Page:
|Sub-Category:||SOCIAL - ABUSED WOMEN & CHILDREN/PORNOGRAPHY|
BACKGROUND: In the Ontario Human Rights Code (the Code), sexual harassment is “engaging in a course of
vexatious comment or conduct that is known or ought to be known to be unwelcome.” The Code
protects both men and women from sexual harassment, but women are more affected than men.
International human rights conventions and Canadian legal decisions have recognized sexual
harassment as an abuse of power that can reinforce a woman's historic lower status compared to men.
Sexual harassment can happen in all social and economic classes, ethnic groups, jobs and places in
the community. Most sexual harassment, and its more severe form as sexual violence, are perpetrated
by someone known to the victim, making reporting and other actions problematic.
Over the years many actions have been taken by governments, advocacy groups, volunteers,
association and media to raise awareness, state consequences, and point to societal harm, we have a
long way to go to eliminate such behaviours. Sexual harassment is the slippery slope of behaviour
which can open the door to more violent behaviours such as sexual abuse and violence.
The time has come to reenergize the campaign against sexual harassment – raising awareness,
educating each other, enforcing legislation, developing and applying appropriate policies, creating and
maintaining safe environment for reporting incidences, and monitoring degree of success of such public
Three in 10 Canadians say they have been on the receiving end of unwelcome sexual
advances, requests for sexual favours, or sexually charged talk while on the job or at an office function
— but the vast majority prefer to deal with it on their own rather than report it to an employer, says a
new Angus Reid poll.
Fourteen per cent of those harassed also told the Angus Reid Institute that the experience was
much more intense than mere innuendo or talk: it ranged from sexual touching to more serious
unwanted sexual contact over their working lives.
Affirmative consent, also known as the "Yes means Yes" bill, is now the law in California. The
U.S. state made history in 2014 when it passed the new law, aimed at preventing sexual assault on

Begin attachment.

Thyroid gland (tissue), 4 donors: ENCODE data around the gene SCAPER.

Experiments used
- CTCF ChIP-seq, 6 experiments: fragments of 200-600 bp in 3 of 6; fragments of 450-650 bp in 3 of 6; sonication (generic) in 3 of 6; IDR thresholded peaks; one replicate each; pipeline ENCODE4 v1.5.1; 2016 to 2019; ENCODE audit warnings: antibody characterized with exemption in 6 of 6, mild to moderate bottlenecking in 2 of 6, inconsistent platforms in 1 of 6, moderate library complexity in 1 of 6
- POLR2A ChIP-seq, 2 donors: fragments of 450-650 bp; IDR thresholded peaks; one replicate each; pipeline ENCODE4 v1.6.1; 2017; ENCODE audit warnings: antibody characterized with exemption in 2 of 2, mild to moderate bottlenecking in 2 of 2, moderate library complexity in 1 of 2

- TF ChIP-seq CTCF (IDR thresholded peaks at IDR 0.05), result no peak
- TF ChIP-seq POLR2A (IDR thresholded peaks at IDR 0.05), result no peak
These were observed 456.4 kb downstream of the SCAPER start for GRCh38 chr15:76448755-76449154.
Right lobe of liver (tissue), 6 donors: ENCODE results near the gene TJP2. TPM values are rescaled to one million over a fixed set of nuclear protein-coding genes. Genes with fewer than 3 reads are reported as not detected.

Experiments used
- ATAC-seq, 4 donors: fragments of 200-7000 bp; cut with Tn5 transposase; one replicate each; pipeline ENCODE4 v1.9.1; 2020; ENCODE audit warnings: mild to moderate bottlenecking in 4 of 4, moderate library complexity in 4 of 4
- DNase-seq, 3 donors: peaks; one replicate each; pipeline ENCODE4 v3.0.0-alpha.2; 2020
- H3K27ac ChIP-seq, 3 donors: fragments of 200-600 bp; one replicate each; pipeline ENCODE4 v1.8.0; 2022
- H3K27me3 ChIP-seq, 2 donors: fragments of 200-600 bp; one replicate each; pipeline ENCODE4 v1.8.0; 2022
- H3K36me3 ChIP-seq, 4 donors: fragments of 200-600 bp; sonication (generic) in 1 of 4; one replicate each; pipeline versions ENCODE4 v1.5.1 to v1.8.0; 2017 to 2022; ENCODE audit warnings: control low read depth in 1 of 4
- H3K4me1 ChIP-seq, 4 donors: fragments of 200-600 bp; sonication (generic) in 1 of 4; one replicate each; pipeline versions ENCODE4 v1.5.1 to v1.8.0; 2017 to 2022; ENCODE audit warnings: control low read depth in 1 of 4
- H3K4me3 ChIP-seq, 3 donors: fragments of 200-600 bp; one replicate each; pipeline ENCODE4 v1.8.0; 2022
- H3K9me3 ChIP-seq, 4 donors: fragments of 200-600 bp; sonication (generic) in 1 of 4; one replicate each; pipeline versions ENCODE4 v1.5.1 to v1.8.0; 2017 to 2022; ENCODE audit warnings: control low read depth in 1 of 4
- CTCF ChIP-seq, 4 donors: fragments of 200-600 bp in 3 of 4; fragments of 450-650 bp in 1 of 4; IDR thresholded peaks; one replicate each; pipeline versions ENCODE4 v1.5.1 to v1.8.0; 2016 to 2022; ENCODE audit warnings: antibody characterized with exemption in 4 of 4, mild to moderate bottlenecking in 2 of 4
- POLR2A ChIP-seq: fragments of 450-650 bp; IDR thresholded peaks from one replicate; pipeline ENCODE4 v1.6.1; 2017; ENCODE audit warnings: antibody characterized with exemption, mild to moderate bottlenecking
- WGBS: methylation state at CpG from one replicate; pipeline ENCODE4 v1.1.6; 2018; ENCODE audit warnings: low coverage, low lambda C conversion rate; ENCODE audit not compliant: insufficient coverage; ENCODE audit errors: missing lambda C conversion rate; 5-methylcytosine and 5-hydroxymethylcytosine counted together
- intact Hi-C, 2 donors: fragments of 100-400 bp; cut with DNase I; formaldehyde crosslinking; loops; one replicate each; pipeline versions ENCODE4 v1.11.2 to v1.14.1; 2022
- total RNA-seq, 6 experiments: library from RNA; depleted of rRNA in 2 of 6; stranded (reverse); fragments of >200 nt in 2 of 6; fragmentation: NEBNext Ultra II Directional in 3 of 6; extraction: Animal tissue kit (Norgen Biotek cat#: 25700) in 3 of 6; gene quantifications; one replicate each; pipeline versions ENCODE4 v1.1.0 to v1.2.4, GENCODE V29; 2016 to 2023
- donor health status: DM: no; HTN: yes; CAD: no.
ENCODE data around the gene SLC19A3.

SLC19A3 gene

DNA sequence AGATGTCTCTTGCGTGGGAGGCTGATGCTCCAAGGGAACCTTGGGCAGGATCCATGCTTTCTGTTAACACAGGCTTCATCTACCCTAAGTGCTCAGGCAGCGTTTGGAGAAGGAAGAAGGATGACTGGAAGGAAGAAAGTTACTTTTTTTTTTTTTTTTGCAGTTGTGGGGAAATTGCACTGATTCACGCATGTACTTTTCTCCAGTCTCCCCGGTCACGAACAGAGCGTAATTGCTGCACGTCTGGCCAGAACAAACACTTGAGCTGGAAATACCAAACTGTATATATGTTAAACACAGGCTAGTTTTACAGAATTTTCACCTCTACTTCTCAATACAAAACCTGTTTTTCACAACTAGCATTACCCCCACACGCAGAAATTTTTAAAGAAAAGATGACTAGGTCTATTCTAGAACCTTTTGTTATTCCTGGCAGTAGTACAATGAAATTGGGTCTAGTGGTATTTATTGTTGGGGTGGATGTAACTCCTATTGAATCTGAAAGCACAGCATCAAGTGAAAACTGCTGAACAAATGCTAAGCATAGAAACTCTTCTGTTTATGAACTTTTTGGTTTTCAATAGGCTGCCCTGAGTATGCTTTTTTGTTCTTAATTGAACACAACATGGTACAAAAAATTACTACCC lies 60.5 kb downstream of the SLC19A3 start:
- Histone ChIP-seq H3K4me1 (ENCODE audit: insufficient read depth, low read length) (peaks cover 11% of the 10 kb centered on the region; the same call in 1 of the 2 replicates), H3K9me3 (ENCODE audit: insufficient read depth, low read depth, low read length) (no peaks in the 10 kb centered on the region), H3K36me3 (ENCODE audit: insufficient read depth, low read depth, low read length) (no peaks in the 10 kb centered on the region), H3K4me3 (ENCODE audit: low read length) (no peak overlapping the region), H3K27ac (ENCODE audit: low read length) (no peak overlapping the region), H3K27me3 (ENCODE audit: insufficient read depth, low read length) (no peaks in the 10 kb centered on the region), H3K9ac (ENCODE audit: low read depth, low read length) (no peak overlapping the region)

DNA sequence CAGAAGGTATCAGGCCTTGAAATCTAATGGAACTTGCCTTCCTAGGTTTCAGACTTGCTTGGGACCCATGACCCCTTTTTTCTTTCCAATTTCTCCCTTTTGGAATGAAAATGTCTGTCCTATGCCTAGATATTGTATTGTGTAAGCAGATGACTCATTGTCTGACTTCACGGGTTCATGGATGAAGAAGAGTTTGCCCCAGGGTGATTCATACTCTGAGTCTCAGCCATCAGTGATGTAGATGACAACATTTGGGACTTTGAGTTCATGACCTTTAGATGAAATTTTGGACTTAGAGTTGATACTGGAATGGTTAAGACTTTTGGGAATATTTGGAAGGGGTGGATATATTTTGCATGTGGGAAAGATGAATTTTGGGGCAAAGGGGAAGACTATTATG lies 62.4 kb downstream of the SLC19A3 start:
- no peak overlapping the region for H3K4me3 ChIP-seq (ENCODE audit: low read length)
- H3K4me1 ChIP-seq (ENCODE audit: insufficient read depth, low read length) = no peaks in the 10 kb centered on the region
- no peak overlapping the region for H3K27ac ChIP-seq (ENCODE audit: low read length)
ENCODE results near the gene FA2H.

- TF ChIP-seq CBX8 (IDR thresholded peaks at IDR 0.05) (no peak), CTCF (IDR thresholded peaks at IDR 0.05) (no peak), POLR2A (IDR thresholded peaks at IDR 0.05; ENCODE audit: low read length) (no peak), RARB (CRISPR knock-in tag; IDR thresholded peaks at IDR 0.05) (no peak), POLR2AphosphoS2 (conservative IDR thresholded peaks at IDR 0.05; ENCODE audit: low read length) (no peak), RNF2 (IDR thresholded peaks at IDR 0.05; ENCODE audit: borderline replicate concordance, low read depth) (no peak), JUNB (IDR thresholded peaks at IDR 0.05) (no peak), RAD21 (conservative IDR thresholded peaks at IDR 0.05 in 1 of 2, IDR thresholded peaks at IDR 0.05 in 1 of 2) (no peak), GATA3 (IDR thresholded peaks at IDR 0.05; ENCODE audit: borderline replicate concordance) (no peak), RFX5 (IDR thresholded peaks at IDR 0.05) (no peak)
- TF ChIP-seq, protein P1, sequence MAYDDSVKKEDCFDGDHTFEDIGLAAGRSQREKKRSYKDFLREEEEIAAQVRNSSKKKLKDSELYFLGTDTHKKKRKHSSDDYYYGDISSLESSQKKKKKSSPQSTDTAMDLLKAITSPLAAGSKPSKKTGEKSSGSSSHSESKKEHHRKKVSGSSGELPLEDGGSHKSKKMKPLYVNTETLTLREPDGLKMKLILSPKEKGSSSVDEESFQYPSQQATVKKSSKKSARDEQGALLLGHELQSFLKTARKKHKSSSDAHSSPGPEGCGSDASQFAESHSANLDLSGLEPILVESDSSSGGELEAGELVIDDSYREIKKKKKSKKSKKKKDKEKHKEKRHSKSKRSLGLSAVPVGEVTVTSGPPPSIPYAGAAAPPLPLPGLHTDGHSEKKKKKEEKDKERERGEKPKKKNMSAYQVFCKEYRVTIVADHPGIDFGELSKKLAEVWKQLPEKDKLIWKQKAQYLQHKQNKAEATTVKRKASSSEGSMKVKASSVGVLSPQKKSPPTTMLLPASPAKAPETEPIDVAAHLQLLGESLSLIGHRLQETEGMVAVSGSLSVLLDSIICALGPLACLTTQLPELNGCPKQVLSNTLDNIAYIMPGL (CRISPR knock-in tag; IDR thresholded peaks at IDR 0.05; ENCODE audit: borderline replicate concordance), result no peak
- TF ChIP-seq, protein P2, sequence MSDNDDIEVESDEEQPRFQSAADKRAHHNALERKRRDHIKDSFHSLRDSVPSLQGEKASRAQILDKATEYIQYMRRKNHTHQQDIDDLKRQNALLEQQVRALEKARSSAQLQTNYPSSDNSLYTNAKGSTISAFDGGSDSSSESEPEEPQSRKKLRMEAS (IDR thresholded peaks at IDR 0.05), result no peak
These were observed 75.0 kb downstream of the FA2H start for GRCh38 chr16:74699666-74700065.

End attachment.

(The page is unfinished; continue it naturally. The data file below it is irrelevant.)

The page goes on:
campuses. It mandates all colleges and universities in California to have policies requiring students to
have "affirmative, conscious and voluntary agreement" from their sexual partners. Canadian campuses
have seen a series of disturbing incidents in recent years. Students and universities across Canada
took note of California's "Yes means Yes" bill with great interest.
1. Ontario Human Rights Code: http://www.ohrc.on.ca/en/learning/human-rights-101/ontario-human-rights-code
2. Ontario Human Rights Commission: http://www.ohrc.on.ca/en
4. Three-in-ten Canadians say they’ve been sexually harassed at work, but very few have reported this to their
RESOLUTION: THEREFORE BE IT RESOLVED that BPW Ontario urges the Government of Ontario and, in particular, the Premier of Ontario to continue the multi-pronged approach recently undertaken to promote the understanding and prevention of sexual violence and harassment, and work with the Ontario Human Rights Commission, law enforcement agencies, educational institutions, and the media; and
FURTHER BE IT RESOLVED that BPW Ontario urges the Ontario Association of Police Services Boards to undertake a policy campaign to educate police on sexual violence and harassment laws and ensure they are upheld; and
FURTHER BE IT RESOLVED that BPW Ontario urges the Minister of Training, Colleges and Universities to implement and enforce clear policies against sexual violence and harassment on university and college campuses throughout Ontario, working in conjunction with local police and campus security; and
FURTHER BE IT RESOLVED that BPW Ontario urges the Ontario Association of Colleges and Universities to undertake an awareness campaign on avoiding sexual violence and harassment, and “Yes Means Yes” or a similar program as a guide to consent; and
FURTHER BE IT RESOLVED that BPW Ontario urges the Ontario Human Rights Commission undertake a public awareness campaign on avoiding sexual violence and harassment, and “Yes Means Yes” or a similar program as a guide to consent.
©BPW Ontario www.bpwontario.com
Article ID: 4375